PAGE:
Blowing in the wind
Mohammad Mizanur Rahman

Improving infrastructure and extending cost effective technology oriented towards wind turbine components and better utilization of grid connections and distributions should be a way to the future

  • A villager walks near a windmill generator along the waterfront of the East China Sea on the outskirts of Shanghai 
    Photo- AFP

Wind power is clean, safe, without carbon emissions, and is the most attractive renewable solution for improving supply trends.

The viability of wind power lies at the plentifulness of wind, cost effectiveness, long-term usage, ease of deployment and for the significant role it plays in reducing Greenhouse gas emissions (GHGs).

Wind turbines generate power without causing air pollution, and it has no radioactive waste. Wind turbines require a lot of land, but only about 5% of that land is used for the turbine foundations like roads, electrical sub-stations, windmills and accessories. The remaining 95% of the land is available for other uses like farming and livestock grazing.

The International Energy Agency (IEA) report urges world leaders to take actions on the pressing energy and climate issues before 2017. If nothing is done, it will be too late to prevent the global temperature level from increasing more than 2 degree Celsius. Another report by the World Bank Group said that Asian countries have posted a sevenfold increase in economic growth over the past 25 years while energy consumption has tripled. Even then, there is no access to electricity for about 1.5billion people.

Global Wind Energy Council reported that China’s wind power capacity, at 62,122 MW by the end of 2011, has more than doubled in the last 10 years. India has increased it’s capacity to 15,084MW in the same period as well. Also participated by Japan, Taiwan, Indonesia, South Korea among others, Asia is gradually becoming the largest market for wind power generation.

In Denmark, there are close to 5200 wind turbines with a capacity of almost 3100 MW. On a day with wind speeds of up to 10 meters per second, they can meet the electricity requirements of all Danish households during peak periods. Today, this country supplies 20% of its electricity from wind power sources.

The Bangladesh government should also seek to promote renewable energy including wind power access for sustainable economic development, as well as supporting work for achieving the second phase of the Millennium Development Goals (MDGs).

Wind can generate power if it blows at more that 2 metres per second. The average speed of wind in Bangladesh is 2-6 metres per second. What the sector needs now is funding from the private and the public sector.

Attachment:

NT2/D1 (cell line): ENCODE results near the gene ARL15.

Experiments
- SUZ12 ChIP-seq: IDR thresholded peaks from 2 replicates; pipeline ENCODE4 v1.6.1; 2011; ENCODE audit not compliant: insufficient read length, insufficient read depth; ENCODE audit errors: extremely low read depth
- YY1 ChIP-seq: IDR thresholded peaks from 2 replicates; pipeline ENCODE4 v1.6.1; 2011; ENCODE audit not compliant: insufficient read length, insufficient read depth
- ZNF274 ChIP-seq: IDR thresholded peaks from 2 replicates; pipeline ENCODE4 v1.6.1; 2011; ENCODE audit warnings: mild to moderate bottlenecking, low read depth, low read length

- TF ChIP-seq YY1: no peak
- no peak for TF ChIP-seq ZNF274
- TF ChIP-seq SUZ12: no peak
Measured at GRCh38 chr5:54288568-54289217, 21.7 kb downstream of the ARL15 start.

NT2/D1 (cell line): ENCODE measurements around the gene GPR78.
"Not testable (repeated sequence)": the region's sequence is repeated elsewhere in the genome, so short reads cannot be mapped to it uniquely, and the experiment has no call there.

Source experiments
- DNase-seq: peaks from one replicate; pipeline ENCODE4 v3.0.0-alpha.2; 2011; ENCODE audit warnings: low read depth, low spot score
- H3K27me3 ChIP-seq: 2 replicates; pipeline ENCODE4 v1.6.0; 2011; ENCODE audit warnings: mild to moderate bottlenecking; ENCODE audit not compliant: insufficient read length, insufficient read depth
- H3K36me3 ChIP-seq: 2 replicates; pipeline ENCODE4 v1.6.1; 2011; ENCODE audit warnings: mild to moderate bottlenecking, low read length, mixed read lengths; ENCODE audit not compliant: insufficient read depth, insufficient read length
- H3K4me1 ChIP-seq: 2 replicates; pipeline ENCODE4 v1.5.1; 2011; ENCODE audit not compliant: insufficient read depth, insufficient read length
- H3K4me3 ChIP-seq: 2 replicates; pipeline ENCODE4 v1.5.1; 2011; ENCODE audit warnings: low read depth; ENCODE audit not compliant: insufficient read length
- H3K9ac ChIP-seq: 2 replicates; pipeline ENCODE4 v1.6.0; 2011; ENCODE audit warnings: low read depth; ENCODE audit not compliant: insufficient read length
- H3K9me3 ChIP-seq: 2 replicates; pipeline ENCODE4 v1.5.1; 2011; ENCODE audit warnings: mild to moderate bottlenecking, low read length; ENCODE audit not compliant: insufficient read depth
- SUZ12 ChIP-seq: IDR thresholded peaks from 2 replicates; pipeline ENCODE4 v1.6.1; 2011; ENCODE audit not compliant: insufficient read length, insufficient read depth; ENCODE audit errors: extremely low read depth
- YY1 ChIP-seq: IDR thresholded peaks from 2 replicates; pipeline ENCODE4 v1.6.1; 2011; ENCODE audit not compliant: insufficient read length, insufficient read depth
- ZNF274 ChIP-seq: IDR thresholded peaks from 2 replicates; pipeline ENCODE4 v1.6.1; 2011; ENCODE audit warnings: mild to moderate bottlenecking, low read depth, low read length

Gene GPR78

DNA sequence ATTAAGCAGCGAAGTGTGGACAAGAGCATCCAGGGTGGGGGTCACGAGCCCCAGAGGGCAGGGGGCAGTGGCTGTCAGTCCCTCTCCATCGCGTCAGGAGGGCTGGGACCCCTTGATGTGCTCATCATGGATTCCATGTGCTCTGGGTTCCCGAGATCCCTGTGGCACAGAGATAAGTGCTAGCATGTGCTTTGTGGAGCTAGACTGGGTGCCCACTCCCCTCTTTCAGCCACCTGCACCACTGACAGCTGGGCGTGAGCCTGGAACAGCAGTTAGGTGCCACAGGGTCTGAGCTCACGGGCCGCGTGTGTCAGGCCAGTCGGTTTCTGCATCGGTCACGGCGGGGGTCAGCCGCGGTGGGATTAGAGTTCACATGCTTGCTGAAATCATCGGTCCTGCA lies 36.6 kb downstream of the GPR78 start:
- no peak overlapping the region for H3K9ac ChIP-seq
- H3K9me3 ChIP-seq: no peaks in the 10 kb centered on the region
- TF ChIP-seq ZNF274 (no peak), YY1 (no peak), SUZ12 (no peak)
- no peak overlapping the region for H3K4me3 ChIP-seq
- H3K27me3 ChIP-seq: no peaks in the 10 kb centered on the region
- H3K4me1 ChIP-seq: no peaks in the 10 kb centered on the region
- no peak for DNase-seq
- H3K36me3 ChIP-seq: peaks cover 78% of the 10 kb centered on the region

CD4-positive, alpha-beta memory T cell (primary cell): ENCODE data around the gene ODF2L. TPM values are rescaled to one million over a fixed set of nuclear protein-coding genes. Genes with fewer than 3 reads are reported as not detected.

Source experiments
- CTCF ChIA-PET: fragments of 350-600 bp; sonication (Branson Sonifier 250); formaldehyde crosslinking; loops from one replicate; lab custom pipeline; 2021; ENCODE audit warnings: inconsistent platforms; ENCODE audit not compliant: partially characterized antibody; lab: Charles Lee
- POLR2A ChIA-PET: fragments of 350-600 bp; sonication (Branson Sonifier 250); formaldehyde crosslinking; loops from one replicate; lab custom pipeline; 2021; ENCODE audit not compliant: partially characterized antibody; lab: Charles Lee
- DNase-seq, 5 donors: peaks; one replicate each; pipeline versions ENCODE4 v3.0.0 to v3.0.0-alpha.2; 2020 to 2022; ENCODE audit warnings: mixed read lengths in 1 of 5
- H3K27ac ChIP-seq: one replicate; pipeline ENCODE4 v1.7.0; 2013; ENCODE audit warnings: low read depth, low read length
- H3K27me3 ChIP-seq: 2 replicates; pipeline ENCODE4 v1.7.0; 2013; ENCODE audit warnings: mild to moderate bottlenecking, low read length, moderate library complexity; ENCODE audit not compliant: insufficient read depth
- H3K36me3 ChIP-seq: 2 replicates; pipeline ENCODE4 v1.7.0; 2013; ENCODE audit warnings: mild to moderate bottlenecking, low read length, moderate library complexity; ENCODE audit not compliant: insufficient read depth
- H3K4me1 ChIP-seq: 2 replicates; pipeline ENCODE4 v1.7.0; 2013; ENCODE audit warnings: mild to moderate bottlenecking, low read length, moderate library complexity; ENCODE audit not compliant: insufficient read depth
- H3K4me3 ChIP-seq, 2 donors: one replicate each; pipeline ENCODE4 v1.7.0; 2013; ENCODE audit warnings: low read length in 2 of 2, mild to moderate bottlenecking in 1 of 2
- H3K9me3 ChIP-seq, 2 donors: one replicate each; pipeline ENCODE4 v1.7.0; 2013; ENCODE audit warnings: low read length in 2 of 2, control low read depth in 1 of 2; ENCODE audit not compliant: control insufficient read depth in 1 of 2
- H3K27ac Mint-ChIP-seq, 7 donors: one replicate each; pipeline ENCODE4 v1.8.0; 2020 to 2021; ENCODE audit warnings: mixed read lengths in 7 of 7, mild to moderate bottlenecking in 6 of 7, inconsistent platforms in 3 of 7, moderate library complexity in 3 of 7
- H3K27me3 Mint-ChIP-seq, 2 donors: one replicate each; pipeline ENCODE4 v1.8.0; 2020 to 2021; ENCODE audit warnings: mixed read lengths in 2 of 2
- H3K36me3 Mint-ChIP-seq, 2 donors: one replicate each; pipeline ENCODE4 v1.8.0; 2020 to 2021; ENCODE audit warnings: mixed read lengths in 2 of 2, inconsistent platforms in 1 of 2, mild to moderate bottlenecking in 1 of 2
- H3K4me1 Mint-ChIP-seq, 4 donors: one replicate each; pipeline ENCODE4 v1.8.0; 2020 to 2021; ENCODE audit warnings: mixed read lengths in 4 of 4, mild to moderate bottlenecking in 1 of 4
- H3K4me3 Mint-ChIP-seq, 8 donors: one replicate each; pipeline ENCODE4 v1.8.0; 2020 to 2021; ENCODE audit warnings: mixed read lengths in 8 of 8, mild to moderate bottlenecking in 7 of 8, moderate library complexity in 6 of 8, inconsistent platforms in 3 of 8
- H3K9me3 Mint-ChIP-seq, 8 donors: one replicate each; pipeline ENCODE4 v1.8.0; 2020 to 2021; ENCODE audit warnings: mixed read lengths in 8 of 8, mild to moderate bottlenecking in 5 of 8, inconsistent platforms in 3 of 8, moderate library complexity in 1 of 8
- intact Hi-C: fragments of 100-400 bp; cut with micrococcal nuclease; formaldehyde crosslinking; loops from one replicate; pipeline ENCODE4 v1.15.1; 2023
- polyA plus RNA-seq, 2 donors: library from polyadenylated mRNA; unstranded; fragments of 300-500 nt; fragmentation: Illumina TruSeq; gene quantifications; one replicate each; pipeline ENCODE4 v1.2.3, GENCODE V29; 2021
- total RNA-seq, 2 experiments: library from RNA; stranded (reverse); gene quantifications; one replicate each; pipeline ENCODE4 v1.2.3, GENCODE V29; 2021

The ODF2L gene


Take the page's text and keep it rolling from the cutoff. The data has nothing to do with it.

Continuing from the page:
According to the renewable energy policy of Bangladesh, enacted in 2008, 5% of total domestic power should come from renewable sources by 2015 and the proportion should rise to 10% by 2020.

In the context of renewable energy, the portion of wind-power is very low. Until now, the total amount of the wind power is only 2MW, through turbines installed in Feni and Kutubdia.

According to the sixth five-year plan (2011-2015) on renewable energy, the government has taken initiative to establish a wind-turbine-run power plant of 100MW (off-shore) at Anowara, Chittagong.

Meanwhile, the Bangladesh government has formulated Sustainable and Renewable Energy Development Authority (Sreda) and passed a bill on Sreda in the parliament on November 28, 2012.

To further facilitate wind power generation, the private sector needs to be offered generous incentives to stimulate interest in renewable energy productions.

Further collaborations with China, India and other Asian countries are advisable.

Compared to the expensive quick rental solutions, this wind based power generation is a much better idea that can turn us into net energy exporters.

Setting up and strengthening a research and development team for wind power generation, which will involve predicting and re-evaluating wind speeds in Bangladesh should also follow.

Improving infrastructure and extending cost effective technology oriented towards wind turbine components and better utilisation of grid connections and distributions should be a way to the future.

Launched immediately, energy auditing systems should include renewable energy units under the supervision of the ministry of power, energy and mineral resources of Bangladesh.

In more than 75 countries worldwide, wind farms are in operation. Bangladesh too should celebrate the global wind day, on June 15, starting from next year, and build awareness toward clean energy.

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